gender and software

March 12th, 2008  |  Published in Uncategorized

I was browsing the web looking for information about social justice movements and technology and I found a blog post talking about the involvement of women in free/libre/opensource software projects.  The conversation centers around the question of whether the disparity between male and female participation in FLOSS projects is because of fundamental differences in preferences based on gender; like women preferring more social interactions which some perceive as rare within the FLOSS-development world or women preferring not to allocate their leisure time towards software development; or  larger cultural factors (which seem to parallel some things I’ve read elsewhere about gender, power, and sexism).   The discussion is nuanced and civil and pretty interesting:

The reliance on long hours of intensive computing in writing successful code means that men, who in general assume that time outside of waged labour is ‘theirs’, are freer to participate than women, who normally still assume a disproportionate amount of domestic responsibilities. Female F/LOSS participants, however, seem to be able to allocate a disproportionate larger share of their leisure time for their F/LOSS activities. This gives an indication that women who are not able to spend as much time on voluntary activities have difficulties to integrate into the community.

Interestingly, this point seems to suggest that it is the domestic responsibilities, whether perceived or real, that make women feel they don’t have enough free time to contribute effectively to open source projects. I figured that women simply wanted to take on activities outside of technology moreso than men, and maybe this gives a possible reason why. If women have been responsible for certain aspects of home life for many centuries, then it is not hard to believe that they would feel even today that they did not ‘own’ their free time in the same way as men, even if in modern times these responsibilities don’t always exist.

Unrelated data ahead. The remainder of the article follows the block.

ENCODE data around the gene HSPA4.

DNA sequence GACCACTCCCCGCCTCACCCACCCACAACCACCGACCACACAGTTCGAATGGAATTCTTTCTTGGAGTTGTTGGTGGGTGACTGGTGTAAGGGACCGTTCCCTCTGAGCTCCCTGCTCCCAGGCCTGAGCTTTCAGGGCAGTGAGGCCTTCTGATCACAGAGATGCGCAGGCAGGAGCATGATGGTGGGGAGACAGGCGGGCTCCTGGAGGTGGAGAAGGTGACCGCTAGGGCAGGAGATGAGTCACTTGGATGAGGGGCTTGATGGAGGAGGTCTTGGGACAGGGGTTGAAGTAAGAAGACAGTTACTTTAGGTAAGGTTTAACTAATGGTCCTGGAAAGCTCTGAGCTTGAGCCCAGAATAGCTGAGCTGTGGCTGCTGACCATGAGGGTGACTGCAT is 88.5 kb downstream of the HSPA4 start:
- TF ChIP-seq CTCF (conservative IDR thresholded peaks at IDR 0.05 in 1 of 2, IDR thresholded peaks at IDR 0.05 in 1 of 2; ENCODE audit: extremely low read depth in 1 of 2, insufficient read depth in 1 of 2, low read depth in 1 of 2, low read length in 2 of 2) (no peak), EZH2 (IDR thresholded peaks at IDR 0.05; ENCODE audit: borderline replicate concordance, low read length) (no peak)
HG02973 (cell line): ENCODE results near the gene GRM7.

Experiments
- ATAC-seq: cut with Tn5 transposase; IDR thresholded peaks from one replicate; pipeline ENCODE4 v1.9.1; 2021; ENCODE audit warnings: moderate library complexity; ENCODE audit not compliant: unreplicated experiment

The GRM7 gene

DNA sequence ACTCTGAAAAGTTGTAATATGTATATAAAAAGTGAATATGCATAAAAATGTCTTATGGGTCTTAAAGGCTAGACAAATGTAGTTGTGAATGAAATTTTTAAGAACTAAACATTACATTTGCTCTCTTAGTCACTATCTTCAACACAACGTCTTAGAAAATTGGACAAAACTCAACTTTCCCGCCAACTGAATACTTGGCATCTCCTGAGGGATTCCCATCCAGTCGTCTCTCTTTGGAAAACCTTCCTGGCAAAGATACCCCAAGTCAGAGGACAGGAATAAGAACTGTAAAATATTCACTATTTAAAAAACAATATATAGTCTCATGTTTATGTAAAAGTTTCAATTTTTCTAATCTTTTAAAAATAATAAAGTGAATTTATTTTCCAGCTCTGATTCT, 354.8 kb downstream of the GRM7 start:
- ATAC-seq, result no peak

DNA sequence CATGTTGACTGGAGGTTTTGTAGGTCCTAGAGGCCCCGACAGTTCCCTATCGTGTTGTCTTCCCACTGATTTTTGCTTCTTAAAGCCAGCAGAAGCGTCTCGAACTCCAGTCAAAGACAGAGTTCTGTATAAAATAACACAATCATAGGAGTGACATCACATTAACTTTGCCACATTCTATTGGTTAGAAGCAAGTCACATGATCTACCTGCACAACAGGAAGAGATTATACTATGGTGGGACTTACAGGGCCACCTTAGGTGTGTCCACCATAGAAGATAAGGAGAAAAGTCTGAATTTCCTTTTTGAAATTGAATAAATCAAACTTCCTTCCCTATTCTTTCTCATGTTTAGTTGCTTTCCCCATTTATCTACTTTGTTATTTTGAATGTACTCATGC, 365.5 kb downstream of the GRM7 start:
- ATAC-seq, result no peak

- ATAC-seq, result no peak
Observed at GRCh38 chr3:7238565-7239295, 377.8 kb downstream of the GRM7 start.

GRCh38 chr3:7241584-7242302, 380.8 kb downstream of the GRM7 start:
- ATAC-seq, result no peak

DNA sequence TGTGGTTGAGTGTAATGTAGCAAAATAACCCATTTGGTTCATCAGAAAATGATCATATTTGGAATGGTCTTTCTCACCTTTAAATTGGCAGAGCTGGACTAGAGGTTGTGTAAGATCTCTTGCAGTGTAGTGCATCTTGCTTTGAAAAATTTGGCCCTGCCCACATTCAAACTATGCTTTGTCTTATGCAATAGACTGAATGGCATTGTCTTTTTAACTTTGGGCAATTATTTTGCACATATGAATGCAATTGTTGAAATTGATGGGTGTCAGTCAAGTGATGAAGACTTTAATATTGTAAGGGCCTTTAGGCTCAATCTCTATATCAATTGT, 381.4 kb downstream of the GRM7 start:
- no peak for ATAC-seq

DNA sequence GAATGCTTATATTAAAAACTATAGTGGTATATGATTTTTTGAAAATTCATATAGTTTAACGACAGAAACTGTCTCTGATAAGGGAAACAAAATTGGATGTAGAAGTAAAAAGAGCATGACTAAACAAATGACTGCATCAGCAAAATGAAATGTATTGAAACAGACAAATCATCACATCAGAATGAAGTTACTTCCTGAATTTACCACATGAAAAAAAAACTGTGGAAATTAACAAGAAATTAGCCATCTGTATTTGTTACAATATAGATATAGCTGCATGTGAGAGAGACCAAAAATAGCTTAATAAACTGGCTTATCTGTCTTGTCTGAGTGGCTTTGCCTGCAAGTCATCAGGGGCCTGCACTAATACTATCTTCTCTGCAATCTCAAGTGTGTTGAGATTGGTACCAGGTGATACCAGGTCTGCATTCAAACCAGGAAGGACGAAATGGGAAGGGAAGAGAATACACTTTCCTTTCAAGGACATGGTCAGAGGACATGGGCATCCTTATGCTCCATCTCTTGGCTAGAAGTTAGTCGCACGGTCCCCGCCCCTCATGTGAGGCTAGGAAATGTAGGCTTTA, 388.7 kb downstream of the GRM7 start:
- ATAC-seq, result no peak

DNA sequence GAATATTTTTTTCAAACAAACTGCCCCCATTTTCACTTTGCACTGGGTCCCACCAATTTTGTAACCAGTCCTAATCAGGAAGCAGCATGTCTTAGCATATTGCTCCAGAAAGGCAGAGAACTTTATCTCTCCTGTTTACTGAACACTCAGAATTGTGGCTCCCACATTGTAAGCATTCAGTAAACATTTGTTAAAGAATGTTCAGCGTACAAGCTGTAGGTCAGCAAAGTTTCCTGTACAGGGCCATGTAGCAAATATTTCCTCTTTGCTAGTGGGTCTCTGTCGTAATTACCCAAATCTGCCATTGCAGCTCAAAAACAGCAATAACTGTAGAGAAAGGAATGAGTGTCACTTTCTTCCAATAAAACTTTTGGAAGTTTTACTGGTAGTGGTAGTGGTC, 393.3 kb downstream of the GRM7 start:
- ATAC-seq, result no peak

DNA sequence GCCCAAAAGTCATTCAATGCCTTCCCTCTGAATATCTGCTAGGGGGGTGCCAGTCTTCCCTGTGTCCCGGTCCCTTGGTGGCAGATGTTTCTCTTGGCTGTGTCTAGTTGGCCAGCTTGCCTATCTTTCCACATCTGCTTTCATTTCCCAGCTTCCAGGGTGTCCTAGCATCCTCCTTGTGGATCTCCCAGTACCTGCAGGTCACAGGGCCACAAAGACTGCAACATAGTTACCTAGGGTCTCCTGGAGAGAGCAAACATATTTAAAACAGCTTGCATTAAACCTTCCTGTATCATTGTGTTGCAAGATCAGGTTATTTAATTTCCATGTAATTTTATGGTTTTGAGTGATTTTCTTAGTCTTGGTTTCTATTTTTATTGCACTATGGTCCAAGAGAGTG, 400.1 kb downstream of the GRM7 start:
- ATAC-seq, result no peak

Through the blog post, I found out about Free/Libre/Open Source Software: Policy Support project whose report on gender and FLOSS provided a lot of the context for the blog’s discussion.  I also found out about the GNOME project’s Women’s Summer Outreach Program.  Which got funding from Google to provide 3 additional allocations for Summer of Code GNOME projects for developers who were women.  I liked this from the program’s web page:

Isn’t this unfair to men? What about people who were rejected from Google’s Summer of Code?

The recent FLOSSPOLS report describes many opportunities that women miss out on when getting involved with computing and free software, ranging from being introduced to computers at a later age, being less encouraged to specialise in computing, having few female role models, having less free time to spend programming than men do, and being on the receiving end of sexism when they do try to get involved. We think it’s this imbalance that’s unfair, and we’re trying to help fix it.

As for whether this is unfair to Summer of Code applicants, we don’t think so – this is GNOME’s money to use how it sees fit, and we want to use it to correct a disturbing lack of participation from women in the GNOME development community. We’re doing this for outreach reasons as well as for technical ones, and so just adding another three projects to the twenty Summer of Code projects being sponsored wouldn’t achieve our stated goals. If you’d like to talk about this with us, feel free to get in touch.

Link to Women in Open Source II blog post from The Female Perspectiveon Computer Science blog.